In response to our new "Ask Melissa" segment on the blog, someone asked what could be done with a yard of fabric. And so here we are. One yard wonder! We are going to bring you project ideas that are simple and do it yourself projects that can be done with a yard or less!
Remember our "The Ugly Fabric Challenge" earlier this year? Someone submitted this lovely fabric called "Wacky Turds." And the challenge was to make something appealing with this ugly fabric. And I made these:

Today's one yard wonder is how to make enhance your bathroom décor with less than a yard of fabric. Here's what you need:
1) Bathroom towels, 2) Cotton Fabric, and technically you can stop here, but I like to add 3) piping, just for a little something extra.
First measure the width of your towel.
In this case my hand towel is 15" wide.
Then you will want to cut the width of your fabric.
It really doesn't matter exactly how wide you cut it. The point is that the pattern gets centered. In the case, I cut to 4.5" wide. After ironing the edges over the total height will measure 3.75". The wacky turn band is only 2.5" high. The most important thing is that you get the part of the pattern you want centered. For the matching washcloths, I'd use just one row of the polka dots instead of two as seen for the hand towels and bath towels.
Then I cut 4" over the total width of the towel, which, in this case, was 19".
Then iron over the edges keeping your pattern centered. I folded the edge over to the very top of the circles.
Then place the fabric band where you want it on the towel. I recommend at least two inches. But up to four is good too.
Technically you can pin and sew at this point. But I like to add piping just to finish off those edges nicely.
If going the piping route, tuck the piping under the fabric on both the upper and lower sides.
Then sew that to your towel using your zipper foot.
This is what it will look like after sewing on the band and piping.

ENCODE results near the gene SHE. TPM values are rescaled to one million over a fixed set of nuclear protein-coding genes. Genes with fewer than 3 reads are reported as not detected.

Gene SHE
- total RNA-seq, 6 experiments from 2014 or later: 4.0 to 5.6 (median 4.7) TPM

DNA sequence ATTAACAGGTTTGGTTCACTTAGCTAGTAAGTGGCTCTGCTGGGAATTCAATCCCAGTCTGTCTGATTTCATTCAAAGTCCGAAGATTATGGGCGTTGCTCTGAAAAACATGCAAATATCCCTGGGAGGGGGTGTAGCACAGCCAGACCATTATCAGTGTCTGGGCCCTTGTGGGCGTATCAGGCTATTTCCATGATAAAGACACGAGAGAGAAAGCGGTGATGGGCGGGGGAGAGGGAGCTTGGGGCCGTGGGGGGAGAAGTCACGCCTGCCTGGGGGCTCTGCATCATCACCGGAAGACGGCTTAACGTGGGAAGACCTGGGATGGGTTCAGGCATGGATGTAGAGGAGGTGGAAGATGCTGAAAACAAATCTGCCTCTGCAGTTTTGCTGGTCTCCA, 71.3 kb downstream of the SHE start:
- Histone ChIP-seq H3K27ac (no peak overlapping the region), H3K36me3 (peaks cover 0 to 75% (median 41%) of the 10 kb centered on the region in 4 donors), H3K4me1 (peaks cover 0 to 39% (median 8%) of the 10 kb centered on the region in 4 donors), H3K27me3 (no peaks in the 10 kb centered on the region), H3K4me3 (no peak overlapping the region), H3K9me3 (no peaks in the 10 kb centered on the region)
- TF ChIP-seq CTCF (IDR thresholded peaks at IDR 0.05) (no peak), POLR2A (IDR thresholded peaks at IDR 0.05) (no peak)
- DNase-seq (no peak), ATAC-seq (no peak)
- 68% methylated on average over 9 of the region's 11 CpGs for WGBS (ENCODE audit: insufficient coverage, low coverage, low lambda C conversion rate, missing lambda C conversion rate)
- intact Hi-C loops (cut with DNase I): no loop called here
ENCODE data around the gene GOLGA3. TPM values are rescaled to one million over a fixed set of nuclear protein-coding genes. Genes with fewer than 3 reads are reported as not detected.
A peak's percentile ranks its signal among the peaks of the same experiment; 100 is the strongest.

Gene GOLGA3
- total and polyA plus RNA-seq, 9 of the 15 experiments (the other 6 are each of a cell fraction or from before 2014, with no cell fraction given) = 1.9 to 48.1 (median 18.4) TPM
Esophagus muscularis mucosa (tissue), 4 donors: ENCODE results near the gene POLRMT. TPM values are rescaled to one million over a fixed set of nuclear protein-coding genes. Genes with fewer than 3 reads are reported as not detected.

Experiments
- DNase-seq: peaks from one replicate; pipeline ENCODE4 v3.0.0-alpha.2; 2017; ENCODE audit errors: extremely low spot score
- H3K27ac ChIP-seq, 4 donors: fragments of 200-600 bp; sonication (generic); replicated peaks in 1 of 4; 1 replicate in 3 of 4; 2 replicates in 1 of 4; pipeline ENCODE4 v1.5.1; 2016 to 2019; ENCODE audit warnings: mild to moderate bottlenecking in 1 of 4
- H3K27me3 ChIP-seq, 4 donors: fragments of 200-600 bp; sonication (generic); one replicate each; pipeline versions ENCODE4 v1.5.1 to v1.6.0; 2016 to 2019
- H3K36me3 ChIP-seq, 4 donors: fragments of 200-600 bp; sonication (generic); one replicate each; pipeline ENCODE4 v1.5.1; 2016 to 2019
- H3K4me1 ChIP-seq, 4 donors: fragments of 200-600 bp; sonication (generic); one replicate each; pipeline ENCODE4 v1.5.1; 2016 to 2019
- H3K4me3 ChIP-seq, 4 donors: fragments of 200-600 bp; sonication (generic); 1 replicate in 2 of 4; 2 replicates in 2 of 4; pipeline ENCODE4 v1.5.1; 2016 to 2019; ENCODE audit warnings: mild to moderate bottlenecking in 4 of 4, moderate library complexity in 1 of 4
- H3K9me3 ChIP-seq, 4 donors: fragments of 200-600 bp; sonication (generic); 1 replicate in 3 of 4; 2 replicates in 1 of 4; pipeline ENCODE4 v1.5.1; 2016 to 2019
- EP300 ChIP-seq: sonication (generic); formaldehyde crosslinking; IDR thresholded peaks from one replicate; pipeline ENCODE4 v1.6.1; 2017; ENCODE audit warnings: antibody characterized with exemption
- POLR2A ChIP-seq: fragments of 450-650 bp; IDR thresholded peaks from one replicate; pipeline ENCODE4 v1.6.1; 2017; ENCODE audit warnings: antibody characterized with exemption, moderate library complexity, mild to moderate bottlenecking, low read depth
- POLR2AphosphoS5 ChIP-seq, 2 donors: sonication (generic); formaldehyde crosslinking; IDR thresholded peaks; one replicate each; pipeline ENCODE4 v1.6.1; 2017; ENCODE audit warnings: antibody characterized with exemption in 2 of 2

Then you will want to iron the edges over to the back side of the towel. First trim off excess. Then fold the raw edge over once, then again so the overhang on the backside is about 1/2" over.
Then sew.
Each towel took me approximately 10 minutes.
Send me pictures of your projects!

Tuesday, November 5, 2013

Giveaway Tuesday!

Thanksgiving is coming up. Are you thinking about table runners and placemats? If so, this is the giveaway for you!
Set of four double sided placemats with matching table runner. 
Runner measures: approximately 15" wide by 54" long
Place mats measure approximately 20" wide by 15" long
Made from a medium weight jacquard fabric and are reversible



To enter:
1) Leave a comment here with a way to contact you.
2) Share on Social Media
3) Follow our blog, or invite a friend to follow!
One entry per above for up to three entries.
Giveaway runs through Monday 11/11 at 11:59 pm.
Good luck! Enjoy!

Monday, November 4, 2013

Ask Melissa: What Fabric Types Are NOT appropriate for Roman Shades

Today's Ask Melissa is the question I get asked most often:
What Fabric Types Are Inappropriate for Roman Shades?
The first, and one most often run into, is light weight quilter's cottons. While it is possible to make a roman shade out of quilter's cottons, I don't recommend it. They lay limp and flat and don't have much body. Here's how you know if you're looking at a quilter's cotton:
Quilter's cottons are typically defined by their weight and also their width. Their weight can be found on the side of the bolt on the label with the other details. You will find details like 44"/45" width, the weight may be anywhere from 3-6 oz per square foot, and the descriptive word will usually say, "Lightweight."

Pardon the "over the door" hanging on these pictures. They're from our early days before got pictures in from clients. ;)

Notice in the first image, the red hobbles shade as compared to the blue one. The red is a medium weight home décor fabric and the blue is a light weight quilter's cotton. The blue hobbled shade's pleats lay flat and it just looks boring. The red one looks much more full.

NOW, on home décor fabric. You should be looking for descriptions such as: medium weight, 6 oz- 10z per weight, or simply the description, "Home Décor Fabric." But not all home décor fabrics will produce the greatest shade. Silk, faux silk and sheer do not create the greatest looking shades.

The silks, faux silks and sheers are often lighter in weight or their weave does not allow for smooth topstitching. For the shade to operate correctly, we sew through all layers of fabric so that when the shade is pulled up, it all comes up together and forms the pleats. But in doing this with the lighter weights, the fabric tends to bunch under all the layers of material, as you can see in the images above.
The best looking roman shades are made from
Basket weave or burlap:
The most important things to look for are the weight, it should be medium weight or heavier; the width, appropriate fabrics are usually 54" wide or wider; and the type, the best fabric are made from cotton, polyester, linen, basket weave or burlap.
Please leave any questions you have here and we'll write about them in the upcoming weeks.